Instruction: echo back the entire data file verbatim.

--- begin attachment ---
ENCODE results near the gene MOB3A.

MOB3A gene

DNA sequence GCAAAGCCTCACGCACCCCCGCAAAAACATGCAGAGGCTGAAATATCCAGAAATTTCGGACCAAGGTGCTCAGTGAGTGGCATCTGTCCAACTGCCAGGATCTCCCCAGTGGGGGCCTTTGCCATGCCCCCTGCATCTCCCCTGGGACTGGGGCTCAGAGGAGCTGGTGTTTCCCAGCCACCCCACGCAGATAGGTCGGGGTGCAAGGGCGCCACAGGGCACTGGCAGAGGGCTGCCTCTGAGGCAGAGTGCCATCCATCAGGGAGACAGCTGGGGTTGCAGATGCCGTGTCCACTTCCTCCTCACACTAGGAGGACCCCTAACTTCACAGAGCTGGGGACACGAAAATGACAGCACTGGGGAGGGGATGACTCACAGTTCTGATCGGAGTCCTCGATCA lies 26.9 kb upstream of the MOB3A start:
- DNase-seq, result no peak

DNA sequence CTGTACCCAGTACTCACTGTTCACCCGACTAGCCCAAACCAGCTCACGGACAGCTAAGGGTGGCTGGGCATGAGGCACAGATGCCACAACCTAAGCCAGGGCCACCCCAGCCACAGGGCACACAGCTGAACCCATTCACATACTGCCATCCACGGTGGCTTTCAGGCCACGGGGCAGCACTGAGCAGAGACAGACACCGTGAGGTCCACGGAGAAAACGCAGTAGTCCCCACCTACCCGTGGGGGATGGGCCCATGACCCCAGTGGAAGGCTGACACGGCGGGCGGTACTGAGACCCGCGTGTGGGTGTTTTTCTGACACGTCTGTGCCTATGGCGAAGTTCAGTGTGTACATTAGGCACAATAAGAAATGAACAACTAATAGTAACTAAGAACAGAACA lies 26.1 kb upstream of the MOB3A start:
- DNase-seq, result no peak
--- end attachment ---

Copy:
ENCODE results near the gene MOB3A.

MOB3A gene

DNA sequence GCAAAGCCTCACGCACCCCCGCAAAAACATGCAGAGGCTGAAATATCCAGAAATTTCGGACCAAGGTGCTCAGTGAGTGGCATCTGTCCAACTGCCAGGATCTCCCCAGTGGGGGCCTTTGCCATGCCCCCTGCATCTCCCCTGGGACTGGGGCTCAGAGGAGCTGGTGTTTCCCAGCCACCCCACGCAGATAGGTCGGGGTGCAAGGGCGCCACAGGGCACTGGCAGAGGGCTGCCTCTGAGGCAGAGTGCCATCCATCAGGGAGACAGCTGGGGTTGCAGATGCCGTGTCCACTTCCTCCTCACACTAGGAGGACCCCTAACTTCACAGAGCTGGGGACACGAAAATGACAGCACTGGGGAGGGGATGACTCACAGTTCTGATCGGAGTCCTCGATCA lies 26.9 kb upstream of the MOB3A start:
- DNase-seq, result no peak

DNA sequence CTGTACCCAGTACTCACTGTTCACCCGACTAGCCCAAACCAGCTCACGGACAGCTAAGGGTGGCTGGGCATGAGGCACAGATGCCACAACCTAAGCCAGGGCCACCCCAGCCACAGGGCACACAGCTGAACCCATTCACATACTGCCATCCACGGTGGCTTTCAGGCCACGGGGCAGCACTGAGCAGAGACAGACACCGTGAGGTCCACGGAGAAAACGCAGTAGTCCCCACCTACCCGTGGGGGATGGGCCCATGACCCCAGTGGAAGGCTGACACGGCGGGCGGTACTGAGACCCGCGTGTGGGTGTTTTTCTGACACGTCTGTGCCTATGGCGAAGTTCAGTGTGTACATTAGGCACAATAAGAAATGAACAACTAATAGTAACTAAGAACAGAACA lies 26.1 kb upstream of the MOB3A start:
- DNase-seq, result no peak